Why some zombie businesses are good for the High Street
Friars Walk shopping mall in Reading was abandoned in 2004.
The front windows are boarded up and splattered with graffiti. Inside, shadows creep across checkouts, shop windows are smashed and empty.
At first glance, there's little difference between Friars and the 46,000 other empty retail spaces up and down Britain. But then you notice the pockmarks from plastic bullets and the smears of crimson fake blood.
This former retail space is no longer trawled by slack-jawed consumers, stupefied by sales - it's home to a real-life zombie experience hosted by Zed Events.
Several times a week, punters pay to have their wits tested by a group of actors playing the part of the flesh-hungry undead. The shopping mall is perfect - eerie, empty and labyrinthine.
Zed's Lee Fields and his colleague John Bibby have been hosting zombie days in Reading since last summer: "It's been really successful, we've run over 50 events here and have another site near Manchester. We use students and other local people offering 50 part time jobs."
Now they're on the look out for more empty spaces for fright-fests.
Zombies aside, this is just one of many ways of utilising empty retail property for new business.
Unused buildings can become useful and profitable again, and provide employment, if the right firms can use them. From art galleries in Margate to charity groups in Blackpool, vacancies can be opportunities.
Dan Thompson helps to run the Empty Shops Network, and his own business has been making use of empty retail spaces for over a decade.
He believes it gives smaller projects important flexibility: "They can just use spaces like this when they need them, without having the big overheads and commitments like a long-term lease."
The vacancy rate has begun to fall according to the Local Data Company (LDC).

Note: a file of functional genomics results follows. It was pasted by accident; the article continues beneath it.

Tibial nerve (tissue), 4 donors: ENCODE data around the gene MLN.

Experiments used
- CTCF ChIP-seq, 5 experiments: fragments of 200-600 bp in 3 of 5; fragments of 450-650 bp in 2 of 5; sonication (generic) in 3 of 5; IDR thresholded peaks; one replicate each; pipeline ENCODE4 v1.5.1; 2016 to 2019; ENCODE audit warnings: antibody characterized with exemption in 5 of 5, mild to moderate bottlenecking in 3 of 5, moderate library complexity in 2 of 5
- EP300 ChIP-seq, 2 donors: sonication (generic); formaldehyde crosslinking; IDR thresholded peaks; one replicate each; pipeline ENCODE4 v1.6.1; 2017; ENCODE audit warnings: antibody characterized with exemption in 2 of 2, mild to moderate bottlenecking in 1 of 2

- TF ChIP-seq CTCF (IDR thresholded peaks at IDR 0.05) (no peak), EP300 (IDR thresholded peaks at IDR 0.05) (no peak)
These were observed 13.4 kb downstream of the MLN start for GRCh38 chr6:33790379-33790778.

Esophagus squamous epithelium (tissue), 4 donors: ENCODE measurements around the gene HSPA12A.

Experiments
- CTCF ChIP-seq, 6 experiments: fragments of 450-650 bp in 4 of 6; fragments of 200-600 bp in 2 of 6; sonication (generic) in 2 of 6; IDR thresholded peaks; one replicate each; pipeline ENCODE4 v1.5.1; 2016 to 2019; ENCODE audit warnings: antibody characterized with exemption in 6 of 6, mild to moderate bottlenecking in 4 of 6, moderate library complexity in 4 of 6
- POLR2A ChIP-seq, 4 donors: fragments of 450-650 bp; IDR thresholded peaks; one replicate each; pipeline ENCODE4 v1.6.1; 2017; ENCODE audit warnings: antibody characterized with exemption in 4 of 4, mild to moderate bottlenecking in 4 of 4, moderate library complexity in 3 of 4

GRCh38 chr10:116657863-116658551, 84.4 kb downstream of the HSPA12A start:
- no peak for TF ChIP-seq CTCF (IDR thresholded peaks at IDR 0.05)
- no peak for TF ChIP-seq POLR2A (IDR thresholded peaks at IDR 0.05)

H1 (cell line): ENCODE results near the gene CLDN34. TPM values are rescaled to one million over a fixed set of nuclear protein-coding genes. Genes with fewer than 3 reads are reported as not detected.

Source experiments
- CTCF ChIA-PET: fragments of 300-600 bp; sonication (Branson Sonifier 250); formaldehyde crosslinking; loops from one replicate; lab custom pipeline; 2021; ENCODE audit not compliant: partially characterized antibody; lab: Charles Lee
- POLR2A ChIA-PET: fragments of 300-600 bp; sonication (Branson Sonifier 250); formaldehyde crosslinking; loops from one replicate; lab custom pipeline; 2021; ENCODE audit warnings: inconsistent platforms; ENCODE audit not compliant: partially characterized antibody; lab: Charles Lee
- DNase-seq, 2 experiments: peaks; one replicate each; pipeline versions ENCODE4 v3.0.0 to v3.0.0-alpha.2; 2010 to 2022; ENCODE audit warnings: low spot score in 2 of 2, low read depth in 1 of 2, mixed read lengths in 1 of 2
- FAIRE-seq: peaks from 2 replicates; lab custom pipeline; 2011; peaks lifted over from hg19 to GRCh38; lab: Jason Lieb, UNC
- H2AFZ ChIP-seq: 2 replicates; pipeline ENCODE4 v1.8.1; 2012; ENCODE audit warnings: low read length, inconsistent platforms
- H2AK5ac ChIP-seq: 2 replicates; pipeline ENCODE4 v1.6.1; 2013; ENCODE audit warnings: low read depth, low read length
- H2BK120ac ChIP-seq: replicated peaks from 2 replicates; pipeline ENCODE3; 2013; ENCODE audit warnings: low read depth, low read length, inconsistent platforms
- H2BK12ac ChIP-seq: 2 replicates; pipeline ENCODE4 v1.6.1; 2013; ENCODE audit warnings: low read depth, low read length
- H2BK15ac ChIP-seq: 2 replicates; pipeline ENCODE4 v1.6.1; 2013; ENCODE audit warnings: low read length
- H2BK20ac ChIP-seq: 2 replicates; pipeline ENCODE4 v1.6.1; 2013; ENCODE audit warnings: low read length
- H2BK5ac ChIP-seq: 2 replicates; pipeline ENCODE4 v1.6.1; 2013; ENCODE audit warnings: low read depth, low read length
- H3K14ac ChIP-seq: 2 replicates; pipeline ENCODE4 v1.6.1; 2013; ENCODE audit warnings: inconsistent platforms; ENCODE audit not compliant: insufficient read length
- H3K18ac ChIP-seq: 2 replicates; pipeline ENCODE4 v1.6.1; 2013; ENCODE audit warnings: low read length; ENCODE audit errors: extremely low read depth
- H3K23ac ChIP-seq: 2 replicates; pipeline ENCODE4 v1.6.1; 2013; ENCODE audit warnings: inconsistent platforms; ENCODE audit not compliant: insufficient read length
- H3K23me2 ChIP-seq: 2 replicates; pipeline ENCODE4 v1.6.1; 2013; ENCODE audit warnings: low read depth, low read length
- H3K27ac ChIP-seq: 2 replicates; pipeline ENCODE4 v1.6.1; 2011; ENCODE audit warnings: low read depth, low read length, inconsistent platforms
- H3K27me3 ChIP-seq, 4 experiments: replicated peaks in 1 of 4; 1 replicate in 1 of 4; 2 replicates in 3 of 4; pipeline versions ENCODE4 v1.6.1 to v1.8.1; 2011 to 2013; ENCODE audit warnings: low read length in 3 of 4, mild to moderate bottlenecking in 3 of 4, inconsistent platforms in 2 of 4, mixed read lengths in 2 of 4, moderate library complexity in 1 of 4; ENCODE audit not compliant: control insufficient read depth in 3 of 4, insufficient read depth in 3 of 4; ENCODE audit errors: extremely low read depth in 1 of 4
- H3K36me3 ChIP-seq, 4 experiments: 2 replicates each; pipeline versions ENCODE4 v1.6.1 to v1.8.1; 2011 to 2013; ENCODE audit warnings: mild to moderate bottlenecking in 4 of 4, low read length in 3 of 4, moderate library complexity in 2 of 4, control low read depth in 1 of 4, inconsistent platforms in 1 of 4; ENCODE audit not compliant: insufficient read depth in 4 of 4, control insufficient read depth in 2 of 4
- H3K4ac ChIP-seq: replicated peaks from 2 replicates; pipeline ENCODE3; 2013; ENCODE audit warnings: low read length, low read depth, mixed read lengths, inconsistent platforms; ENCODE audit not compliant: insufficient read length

Since the peak in February 2012, many vacant properties have been redeveloped or knocked down.
But Matthew Hopkinson from the LDC says a growing number of empty shops are becoming leisure venues. "Shops are having to change their use - distinction is the key word - consumers really want something different from their High Streets."
Just this week we've seen High Street favourite Jessops fall into administration, and analysts expect more chain retailers to suffer financial difficulty this year.
So what will town planners be putting at the heart of communities in the future?
Chris Wade, from Action for Market Towns thinks we'll see more gyms, crèches, galleries and art centres on High Streets.
"There could well be more housing, but hopefully above shop level, so you still have points of interest for consumers," he says. "It will be about putting a human face on the High Street."
So, far from sucking the life out, the zombies in Reading truly are an innovative way of putting the heart back into the High Street.
So be warned - they could be coming to a town centre near you.
BBC Breakfast is visiting a number of High Streets across the UK this week to ask what kinds of shops ensure retail success, whether leisure could trump shopping in our town centres, and what empty shops can become once the clearance sales are over.